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South Dakota health insurance

Open enrollment for 2020 coverage in South Dakota ends on December 15. Short-term plans are now available with initial plan terms up to six months.

Health insurance in South Dakota

South Dakota’s health marketplace

State legislative efforts to preserve or strengthen provisions of the Affordable Care Act

South Dakota is among the states that have done the least to preserve the Affordable Care Act’s gains.

South Dakota uses the federally run exchange, so residents enroll through HealthCare.gov.

Open enrollment for 2020 health plans has ended, although residents with qualifying events can still enroll or make changes to their coverage for 2020. The next open enrollment period, for plans effective in 2021, will begin November 1, 2020.

Read our full overview of the South Dakota health insurance marketplace.

South Dakota enrollment in qualified health plans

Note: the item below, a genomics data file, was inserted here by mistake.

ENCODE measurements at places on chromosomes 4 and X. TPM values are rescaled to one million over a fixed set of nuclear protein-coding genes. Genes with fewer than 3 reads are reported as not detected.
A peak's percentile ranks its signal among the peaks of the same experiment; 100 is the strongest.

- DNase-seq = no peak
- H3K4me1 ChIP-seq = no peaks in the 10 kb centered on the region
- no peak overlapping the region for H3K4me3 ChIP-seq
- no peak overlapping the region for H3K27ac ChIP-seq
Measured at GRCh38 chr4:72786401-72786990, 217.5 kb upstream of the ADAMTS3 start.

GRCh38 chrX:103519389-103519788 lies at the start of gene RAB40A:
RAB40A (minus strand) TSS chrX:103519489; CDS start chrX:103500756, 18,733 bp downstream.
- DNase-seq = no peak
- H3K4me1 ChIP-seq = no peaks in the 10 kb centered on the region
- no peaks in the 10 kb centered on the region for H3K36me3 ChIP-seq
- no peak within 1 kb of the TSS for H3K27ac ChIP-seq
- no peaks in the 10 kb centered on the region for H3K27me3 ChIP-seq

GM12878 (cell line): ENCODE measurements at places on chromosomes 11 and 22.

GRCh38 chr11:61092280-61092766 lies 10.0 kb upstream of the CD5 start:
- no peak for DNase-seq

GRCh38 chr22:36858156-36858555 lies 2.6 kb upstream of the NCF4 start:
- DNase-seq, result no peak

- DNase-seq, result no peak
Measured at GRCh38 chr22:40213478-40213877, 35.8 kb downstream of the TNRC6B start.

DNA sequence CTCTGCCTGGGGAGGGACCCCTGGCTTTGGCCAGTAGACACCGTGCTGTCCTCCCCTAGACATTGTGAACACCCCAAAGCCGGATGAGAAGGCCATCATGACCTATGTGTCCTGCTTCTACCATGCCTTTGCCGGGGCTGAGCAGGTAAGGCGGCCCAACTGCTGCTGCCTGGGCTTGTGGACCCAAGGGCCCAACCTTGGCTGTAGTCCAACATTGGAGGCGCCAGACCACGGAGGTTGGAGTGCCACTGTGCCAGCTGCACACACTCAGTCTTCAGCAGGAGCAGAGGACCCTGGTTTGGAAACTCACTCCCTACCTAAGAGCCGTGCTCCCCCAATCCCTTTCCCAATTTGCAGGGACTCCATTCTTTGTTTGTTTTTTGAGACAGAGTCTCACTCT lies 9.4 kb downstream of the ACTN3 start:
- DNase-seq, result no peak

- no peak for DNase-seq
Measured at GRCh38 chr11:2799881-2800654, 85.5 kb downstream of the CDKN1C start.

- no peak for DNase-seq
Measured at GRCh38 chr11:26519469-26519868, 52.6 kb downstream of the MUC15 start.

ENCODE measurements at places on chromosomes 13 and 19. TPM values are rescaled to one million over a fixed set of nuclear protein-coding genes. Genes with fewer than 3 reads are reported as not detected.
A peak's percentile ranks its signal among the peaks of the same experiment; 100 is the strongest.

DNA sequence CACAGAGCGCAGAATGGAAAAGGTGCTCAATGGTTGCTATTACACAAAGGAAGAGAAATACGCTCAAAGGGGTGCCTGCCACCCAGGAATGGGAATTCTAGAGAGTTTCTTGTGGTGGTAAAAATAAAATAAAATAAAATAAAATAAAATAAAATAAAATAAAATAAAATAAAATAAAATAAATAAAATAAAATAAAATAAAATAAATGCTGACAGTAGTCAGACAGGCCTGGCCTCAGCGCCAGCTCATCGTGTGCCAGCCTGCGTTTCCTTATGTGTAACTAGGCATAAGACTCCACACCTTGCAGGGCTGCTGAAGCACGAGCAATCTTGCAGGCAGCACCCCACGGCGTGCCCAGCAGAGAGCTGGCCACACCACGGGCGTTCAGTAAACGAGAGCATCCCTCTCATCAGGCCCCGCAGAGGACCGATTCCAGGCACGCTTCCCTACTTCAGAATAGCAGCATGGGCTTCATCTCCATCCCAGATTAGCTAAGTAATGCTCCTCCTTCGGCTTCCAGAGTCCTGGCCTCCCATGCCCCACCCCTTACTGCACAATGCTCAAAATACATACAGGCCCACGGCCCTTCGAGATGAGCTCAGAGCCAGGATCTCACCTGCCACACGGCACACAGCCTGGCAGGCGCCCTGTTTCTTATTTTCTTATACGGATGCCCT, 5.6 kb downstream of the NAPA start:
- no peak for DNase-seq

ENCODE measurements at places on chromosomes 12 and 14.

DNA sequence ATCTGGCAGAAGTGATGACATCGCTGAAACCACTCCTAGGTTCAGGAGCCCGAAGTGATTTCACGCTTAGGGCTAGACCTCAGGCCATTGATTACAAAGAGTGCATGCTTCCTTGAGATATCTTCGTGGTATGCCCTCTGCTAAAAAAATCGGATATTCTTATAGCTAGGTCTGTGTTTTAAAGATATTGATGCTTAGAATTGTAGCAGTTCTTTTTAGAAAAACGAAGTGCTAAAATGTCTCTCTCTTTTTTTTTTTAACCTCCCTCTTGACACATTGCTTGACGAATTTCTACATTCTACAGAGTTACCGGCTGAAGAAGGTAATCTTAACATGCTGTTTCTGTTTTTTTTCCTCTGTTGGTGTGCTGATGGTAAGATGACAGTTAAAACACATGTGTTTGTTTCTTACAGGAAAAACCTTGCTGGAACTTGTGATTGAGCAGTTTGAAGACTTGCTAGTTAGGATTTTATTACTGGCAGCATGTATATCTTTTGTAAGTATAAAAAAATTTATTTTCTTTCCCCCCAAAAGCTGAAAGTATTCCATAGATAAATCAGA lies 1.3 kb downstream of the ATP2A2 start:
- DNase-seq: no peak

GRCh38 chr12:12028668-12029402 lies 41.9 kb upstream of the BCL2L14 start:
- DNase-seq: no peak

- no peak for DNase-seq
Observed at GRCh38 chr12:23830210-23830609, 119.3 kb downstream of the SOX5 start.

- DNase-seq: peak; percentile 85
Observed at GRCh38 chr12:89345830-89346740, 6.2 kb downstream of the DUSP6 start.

In 2016, South Dakota was the state with the ninth highest exchange enrollment increase over 2015 – and the fourth highest of those using HealthCare.gov. Yet, South Dakota’s enrollment for 2016 was the fifth lowest among states using HealthCare.gov. That said, the state’s smaller population means fewer eligible enrollees.

From 2014 through 2018, enrollment grew each year in South Dakota’s exchange, which was not the case in most of the other states that use HealthCare.gov. For 2017 coverage, 29,622 people enrolled, and for 2018 coverage, 29,652 people enrolled – the highest enrollment the state’s exchange has had to date. But enrollment dropped for the first time in 2019, when 29,069 people signed up for private plans through the state’s exchange.

But enrollment climbed again for 2020, with 29,330 people enrolling during open enrollment.

Medicaid expansion in South Dakota